(click to enlarge)

August, 1995
Oil on Paper
22.5”x 30”

Written for Living Out Loud Show, November 2004

So who was this girl child who was born July 10, 1949 at 6:38 p.m. in Upper Darby, Pennsylvania?

According to this painting I was born into a challenging world of other people’s horror and sorrows. Very much like all of the babies born today. Indeed, very much like all the babies born into the last several thousand years of people thinking that abusing and killing each other will assuage their own terrors. The collective illusion has been that power over others instead of power shared will make the world safe for the next generation - or at least the present one.

Growing up in the 1950’s, I shared in the grief of a world recovering from the revelations of the decimation of the Jews and others in the Nazi ovens. The grief of a world realizing amidst the burgeoning Cold War that things were no better really for all the sacrifices of the previous decade, as well as grappling with the reality of living for the foreseeable future with the fear of nuclear holocaust.

Specifically for me, there was also the grief left in my father from his immersion in World War II while my mother, his high school sweetheart, worried about him. He was a 19 year old Philadelphia Quaker with a few months of architecture school under his belt when he enlisted in the army in 1943. He was subsequently blown up in the English Channel during the Normandy Invasion and then slogged through the wintery Battle of the Bulge and the Bridge at Ramagen as part of the Army's 1st Division.

I was also highly sensitive to the grief around me from the death, 4 days after my birth, of my maternal grandmother from breast cancer. My mother’s tears were part of the breast milk I drank, indeed the very stuff of the amniotic fluids that created me.

I was the shining, meant-to-be-perfect one, come to be the new generation. I don’t think I was ever innocent. I knew what I was getting into. Astrologically my natal Venus is in the same house as Pluto – so I actually find beauty and meaning in all the shadows. I made the decision not to die at least twice when I had the opportunity as a little one, choosing to stay and honor my commitment to this world. I fixed my sights on the moon and took courage and inspiration from nursery rhymes (The Cow Jumped Over the Moon) and later, children’s books. I found solace and love by diving deep into the pains. Even as a child I sculpted praying figures and healers.

Journal 8/21/95

So here’s this little baby coming into the world of horror, but she’s bound and determined (interesting phrase, that) to keep her sense of God – she’ll believe in Santa and fairies and goodness even though she can see and feel all the awfulness around her. She’s not in denial. She loves the world anyway – and she knows hope. She knows always that there are reasons for all this. And she knows that each of us can make a difference and that she has a definite role to play.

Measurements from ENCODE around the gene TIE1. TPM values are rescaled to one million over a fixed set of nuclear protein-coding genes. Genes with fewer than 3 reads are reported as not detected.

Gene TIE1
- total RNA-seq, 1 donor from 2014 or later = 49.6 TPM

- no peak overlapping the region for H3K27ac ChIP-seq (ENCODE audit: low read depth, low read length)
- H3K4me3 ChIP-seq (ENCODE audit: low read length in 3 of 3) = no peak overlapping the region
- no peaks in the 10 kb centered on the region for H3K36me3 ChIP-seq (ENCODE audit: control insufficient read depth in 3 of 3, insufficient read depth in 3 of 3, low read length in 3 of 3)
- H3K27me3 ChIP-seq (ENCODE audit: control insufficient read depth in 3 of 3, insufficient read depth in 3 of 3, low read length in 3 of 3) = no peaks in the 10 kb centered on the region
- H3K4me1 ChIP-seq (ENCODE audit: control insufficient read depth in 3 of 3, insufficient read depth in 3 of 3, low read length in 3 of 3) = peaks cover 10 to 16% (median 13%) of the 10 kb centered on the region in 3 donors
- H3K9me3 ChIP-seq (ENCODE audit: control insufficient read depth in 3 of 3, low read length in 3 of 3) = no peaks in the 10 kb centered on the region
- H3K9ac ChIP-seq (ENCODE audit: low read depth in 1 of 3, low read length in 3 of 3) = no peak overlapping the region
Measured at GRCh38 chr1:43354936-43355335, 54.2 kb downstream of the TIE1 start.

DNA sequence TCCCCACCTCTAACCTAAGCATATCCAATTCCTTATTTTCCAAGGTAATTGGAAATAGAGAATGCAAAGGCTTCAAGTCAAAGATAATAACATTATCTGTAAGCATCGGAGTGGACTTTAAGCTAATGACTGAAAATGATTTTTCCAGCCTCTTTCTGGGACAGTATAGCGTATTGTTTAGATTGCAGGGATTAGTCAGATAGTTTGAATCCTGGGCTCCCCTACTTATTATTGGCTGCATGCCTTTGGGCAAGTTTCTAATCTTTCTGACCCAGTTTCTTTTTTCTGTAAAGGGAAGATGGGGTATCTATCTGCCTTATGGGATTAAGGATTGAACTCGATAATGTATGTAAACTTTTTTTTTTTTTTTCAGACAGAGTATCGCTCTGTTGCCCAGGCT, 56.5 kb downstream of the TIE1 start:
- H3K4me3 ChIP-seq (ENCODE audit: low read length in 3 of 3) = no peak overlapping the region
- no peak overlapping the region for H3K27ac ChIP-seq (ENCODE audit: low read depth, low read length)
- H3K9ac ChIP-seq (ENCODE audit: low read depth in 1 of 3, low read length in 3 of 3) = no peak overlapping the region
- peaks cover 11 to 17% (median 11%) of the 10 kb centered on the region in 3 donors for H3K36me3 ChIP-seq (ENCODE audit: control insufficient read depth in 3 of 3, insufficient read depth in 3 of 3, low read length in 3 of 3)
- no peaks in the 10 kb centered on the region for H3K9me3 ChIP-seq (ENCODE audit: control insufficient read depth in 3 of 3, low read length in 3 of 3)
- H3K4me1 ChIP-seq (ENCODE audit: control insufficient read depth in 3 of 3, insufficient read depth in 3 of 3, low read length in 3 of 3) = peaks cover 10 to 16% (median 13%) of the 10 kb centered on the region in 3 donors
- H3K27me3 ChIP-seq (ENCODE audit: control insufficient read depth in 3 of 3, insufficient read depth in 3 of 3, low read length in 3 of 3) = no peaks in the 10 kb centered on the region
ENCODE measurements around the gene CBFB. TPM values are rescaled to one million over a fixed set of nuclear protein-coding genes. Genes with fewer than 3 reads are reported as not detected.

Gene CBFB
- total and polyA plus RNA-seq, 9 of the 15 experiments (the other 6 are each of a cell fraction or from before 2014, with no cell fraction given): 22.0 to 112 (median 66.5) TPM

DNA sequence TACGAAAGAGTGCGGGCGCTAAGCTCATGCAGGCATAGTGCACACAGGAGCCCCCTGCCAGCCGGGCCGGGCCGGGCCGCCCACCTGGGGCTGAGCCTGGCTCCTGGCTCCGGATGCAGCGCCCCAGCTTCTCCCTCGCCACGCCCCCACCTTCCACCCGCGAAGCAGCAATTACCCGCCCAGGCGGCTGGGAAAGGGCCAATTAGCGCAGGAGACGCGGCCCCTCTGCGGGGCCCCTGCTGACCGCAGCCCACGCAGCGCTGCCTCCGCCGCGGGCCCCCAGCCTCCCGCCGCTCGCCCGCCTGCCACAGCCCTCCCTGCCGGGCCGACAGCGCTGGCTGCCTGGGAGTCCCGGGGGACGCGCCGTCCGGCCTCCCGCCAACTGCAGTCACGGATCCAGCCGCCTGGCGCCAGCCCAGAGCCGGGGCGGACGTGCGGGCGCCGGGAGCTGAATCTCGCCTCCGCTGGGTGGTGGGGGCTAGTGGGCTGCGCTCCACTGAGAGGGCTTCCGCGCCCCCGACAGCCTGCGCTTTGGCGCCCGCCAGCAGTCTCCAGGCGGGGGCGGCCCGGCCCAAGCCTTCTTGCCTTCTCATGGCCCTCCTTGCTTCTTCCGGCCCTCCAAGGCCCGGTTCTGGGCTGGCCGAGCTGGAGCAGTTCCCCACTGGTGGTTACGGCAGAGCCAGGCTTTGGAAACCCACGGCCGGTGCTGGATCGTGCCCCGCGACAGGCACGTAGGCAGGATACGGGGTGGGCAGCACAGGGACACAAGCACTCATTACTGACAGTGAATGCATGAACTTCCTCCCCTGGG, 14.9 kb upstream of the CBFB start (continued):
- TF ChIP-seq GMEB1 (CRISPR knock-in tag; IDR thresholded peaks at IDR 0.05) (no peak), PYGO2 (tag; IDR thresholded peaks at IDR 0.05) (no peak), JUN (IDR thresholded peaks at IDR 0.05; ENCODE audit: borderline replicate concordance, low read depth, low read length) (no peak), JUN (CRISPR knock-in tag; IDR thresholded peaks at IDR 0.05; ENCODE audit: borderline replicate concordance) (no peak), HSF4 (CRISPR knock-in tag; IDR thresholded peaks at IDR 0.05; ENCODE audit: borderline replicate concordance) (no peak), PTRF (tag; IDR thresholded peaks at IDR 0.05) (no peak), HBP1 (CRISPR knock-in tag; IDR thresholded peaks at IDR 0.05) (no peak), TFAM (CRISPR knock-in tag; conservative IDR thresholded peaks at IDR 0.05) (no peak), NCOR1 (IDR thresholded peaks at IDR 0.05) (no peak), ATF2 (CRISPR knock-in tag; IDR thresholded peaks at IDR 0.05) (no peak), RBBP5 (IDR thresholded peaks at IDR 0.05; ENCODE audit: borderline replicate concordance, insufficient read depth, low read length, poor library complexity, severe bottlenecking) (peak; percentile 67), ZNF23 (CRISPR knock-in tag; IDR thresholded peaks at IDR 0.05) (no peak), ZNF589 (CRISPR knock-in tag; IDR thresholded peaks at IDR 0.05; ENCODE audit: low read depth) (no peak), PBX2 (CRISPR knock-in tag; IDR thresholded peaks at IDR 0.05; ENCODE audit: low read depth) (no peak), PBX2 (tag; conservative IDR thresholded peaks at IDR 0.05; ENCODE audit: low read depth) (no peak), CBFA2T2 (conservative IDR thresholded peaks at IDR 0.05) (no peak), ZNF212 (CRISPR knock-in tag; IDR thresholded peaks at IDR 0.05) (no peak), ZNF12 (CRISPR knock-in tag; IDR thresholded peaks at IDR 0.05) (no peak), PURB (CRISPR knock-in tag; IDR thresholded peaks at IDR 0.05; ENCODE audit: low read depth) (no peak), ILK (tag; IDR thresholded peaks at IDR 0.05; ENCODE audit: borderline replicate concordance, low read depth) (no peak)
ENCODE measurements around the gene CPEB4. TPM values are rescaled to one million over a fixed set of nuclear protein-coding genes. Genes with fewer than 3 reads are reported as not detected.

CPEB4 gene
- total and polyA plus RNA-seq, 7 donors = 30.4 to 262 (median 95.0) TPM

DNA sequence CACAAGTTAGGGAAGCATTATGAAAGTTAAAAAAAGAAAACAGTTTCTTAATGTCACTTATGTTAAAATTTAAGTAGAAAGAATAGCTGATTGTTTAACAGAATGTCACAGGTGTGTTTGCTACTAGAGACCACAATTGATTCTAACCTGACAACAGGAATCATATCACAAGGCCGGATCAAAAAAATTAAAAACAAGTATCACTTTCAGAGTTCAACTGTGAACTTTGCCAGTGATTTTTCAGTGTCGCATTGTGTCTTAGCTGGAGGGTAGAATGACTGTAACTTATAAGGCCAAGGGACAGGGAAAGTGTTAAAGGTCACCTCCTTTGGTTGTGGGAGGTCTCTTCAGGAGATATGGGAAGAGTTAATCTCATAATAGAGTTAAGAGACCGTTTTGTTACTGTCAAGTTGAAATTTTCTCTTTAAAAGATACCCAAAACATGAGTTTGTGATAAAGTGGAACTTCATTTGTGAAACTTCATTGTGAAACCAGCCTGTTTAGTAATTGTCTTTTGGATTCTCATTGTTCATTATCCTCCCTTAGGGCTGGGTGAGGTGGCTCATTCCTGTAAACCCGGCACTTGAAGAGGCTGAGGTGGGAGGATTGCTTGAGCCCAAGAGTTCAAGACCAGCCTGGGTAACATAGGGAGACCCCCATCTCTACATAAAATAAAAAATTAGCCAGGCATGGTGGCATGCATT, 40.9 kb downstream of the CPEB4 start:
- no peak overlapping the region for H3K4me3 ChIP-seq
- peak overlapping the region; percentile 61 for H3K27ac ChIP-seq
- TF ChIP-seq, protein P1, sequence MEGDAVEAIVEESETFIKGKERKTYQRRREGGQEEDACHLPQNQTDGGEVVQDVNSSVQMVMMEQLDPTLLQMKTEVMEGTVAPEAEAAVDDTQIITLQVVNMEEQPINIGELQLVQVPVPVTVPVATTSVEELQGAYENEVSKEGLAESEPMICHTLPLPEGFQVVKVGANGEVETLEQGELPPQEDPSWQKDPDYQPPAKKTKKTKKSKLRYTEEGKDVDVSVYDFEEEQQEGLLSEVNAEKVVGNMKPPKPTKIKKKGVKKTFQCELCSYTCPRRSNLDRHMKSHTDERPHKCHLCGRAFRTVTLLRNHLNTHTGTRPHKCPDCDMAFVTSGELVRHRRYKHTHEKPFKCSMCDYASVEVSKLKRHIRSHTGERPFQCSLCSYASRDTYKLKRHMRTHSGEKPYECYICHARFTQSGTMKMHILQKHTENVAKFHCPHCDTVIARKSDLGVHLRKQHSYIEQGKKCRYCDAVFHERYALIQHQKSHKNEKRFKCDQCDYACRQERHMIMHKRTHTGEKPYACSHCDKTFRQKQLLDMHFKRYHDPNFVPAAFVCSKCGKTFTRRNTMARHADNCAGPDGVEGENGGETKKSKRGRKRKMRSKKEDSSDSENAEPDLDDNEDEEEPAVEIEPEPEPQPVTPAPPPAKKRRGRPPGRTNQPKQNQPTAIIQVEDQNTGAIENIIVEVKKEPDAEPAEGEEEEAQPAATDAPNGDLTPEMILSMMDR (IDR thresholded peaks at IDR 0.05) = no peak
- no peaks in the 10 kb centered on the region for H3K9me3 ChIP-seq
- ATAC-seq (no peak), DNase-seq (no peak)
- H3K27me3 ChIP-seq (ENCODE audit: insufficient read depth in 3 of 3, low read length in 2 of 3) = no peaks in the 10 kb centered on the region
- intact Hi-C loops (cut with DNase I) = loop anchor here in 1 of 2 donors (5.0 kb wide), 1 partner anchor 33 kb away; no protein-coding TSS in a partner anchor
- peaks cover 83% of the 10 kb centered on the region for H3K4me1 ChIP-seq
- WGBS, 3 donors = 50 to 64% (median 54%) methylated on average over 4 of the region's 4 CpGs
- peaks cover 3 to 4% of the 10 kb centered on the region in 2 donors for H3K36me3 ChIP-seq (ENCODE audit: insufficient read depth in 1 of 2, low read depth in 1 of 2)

But the bargain, the bargain is that she’ll help all these other people for a long time. She’ll pull the family (and others) through, get everyone off to a start. But then she gets to live out her own creative expression. She gets to have her own time and space to grow….


My 49th Birthday: I went in to my Dana Zia* body work session last night with a wild headache, saying it felt like the headache I’ve had all my life. We got in touch with my birth trauma where there was a decision to be made: whether or not to breathe. The bright lights and care-less doctor and a world where I couldn’t be who I am. I would have to start all over – not remembering. And with a mother who needed so much and whose rules I would have to follow. So I was very tempted not to breathe. It would have been so much easier to check back out – to renege on my commitment to come through. But I couldn’t do that to Mother, Carol Maude. Her mother, Marie, was dying. What would my death have done to Mom? I just realized this: Mom’s grandmother (whose daughter was dying), Maude Coggeshall Burns – my Granny – agreed to help me. “If you come I’ll be there for you.” And she was (she lived with us until she died when I was eight) and she is still. Thus I am Lane Marie.

Yesterday in the session I kept having to be reminded to breathe. And still when I crawled home and into bed and asked Tom to curl up with me, breathing was the issue – that and not throwing up with my headache. Dana says my soul is thin from all the martyr commitments and conflicts.

And angry too at that point – with a lot of work ahead to reach towards health.

*  Dana Zia now does Shamanic Astrology